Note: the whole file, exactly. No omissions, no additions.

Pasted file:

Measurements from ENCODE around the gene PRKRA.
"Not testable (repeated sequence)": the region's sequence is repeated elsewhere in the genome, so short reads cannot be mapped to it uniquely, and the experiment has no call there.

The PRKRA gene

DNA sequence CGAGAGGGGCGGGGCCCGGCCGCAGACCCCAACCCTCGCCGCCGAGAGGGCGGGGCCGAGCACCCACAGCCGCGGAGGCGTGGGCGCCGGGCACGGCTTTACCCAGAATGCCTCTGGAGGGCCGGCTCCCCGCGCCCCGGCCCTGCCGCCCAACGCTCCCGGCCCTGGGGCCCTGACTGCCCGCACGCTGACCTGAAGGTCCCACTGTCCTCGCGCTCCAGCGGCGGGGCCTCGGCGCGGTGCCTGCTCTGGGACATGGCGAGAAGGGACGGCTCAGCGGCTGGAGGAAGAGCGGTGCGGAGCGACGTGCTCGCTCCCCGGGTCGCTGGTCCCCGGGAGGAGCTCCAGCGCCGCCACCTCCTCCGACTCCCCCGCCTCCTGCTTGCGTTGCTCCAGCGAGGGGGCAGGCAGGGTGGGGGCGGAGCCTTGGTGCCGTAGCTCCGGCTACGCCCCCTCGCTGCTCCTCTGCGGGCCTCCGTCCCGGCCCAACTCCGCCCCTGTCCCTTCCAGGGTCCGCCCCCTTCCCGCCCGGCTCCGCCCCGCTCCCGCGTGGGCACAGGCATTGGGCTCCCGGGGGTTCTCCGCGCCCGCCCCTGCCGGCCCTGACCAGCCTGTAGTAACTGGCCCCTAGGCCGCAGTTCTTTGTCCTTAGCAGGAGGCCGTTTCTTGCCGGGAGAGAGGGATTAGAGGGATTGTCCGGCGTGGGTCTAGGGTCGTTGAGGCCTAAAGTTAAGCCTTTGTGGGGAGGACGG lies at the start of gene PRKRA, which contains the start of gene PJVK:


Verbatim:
Measurements from ENCODE around the gene PRKRA.
"Not testable (repeated sequence)": the region's sequence is repeated elsewhere in the genome, so short reads cannot be mapped to it uniquely, and the experiment has no call there.

The PRKRA gene

DNA sequence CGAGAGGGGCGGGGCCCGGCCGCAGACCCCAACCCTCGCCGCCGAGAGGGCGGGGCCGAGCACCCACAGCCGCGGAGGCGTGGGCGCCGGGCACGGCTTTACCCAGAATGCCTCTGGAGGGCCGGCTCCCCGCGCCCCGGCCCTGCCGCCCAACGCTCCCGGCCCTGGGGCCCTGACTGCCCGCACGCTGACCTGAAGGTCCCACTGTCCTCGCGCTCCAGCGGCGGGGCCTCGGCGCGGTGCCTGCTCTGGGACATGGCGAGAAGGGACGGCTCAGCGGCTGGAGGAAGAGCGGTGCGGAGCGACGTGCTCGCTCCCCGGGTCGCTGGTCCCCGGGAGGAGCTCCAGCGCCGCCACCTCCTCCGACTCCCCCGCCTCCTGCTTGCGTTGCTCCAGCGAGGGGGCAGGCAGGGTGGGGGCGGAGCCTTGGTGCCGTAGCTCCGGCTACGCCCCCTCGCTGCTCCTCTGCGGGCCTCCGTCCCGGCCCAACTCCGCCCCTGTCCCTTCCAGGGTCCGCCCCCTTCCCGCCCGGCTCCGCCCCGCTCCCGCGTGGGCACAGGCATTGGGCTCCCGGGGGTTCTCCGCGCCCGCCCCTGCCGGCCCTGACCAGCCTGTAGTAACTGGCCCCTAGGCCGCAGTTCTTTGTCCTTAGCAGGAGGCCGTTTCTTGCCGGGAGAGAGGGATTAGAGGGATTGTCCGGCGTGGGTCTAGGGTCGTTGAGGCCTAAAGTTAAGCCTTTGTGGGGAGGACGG lies at the start of gene PRKRA, which contains the start of gene PJVK: